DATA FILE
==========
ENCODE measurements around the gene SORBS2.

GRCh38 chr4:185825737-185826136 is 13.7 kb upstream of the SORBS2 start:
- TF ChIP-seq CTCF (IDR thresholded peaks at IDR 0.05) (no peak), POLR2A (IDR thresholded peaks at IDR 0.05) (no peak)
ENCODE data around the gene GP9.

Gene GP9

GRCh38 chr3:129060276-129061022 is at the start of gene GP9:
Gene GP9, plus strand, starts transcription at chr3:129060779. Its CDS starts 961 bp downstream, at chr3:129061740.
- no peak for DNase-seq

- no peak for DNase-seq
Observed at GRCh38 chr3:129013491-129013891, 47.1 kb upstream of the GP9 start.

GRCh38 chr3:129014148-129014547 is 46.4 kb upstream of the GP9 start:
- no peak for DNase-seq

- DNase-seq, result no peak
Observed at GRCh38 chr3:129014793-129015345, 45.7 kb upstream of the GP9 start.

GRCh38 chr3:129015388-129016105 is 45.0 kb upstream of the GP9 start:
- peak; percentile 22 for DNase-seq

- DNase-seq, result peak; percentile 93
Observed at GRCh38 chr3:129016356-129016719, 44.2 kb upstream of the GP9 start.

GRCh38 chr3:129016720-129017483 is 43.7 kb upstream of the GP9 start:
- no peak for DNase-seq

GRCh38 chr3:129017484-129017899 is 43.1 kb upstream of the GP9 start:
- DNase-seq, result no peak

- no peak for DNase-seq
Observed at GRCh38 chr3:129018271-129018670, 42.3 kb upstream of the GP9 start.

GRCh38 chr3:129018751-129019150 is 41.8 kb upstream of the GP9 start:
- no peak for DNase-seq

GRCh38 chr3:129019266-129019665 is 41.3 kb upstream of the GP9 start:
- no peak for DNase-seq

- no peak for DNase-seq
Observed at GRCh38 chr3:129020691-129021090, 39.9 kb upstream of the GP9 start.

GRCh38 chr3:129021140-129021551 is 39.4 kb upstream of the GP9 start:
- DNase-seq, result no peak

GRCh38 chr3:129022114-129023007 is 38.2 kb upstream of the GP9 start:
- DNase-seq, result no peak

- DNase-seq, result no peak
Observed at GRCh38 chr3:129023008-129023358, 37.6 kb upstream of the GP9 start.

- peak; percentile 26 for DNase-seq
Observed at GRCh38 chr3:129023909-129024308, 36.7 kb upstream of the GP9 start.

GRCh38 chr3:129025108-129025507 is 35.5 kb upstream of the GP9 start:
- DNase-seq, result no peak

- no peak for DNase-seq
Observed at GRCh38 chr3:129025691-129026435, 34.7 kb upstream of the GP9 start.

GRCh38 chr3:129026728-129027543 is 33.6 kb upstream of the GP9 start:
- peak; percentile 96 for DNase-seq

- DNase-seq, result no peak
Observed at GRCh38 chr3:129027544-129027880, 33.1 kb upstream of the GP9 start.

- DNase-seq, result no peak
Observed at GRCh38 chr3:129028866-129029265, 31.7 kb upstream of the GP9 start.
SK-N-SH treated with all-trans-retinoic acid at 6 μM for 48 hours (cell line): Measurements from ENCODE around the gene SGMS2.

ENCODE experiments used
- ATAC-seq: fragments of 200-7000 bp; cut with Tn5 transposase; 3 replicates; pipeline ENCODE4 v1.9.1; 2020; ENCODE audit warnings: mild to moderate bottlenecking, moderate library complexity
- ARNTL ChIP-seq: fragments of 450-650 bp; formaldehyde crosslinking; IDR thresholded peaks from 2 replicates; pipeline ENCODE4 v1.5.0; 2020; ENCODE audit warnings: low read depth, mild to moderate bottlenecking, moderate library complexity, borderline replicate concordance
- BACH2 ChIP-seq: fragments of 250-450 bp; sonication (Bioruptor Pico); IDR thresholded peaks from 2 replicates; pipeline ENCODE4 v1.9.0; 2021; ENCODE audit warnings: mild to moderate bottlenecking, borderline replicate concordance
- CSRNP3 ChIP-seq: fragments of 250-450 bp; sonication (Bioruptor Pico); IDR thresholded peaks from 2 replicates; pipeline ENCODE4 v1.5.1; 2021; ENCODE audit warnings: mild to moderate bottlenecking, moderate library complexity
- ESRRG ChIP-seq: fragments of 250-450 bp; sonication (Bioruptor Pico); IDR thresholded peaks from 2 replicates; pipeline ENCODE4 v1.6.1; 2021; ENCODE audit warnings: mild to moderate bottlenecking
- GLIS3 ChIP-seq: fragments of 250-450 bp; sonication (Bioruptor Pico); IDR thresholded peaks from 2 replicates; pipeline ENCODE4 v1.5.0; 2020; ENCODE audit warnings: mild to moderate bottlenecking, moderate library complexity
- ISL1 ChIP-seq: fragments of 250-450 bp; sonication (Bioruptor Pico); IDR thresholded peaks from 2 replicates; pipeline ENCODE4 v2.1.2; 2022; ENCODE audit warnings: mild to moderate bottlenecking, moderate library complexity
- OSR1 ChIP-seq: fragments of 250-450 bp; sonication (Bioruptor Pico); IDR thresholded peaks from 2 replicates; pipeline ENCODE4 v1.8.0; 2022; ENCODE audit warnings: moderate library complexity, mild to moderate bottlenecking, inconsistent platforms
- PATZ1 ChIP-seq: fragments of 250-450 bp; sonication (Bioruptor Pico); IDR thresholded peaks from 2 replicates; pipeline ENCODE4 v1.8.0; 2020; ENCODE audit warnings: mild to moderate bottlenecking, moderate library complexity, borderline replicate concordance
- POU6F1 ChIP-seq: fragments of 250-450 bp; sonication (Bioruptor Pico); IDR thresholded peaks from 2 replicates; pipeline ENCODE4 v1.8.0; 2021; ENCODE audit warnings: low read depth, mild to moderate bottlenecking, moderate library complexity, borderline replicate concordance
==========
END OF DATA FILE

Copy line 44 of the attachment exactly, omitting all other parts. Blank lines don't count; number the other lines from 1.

- peak; percentile 96 for DNase-seq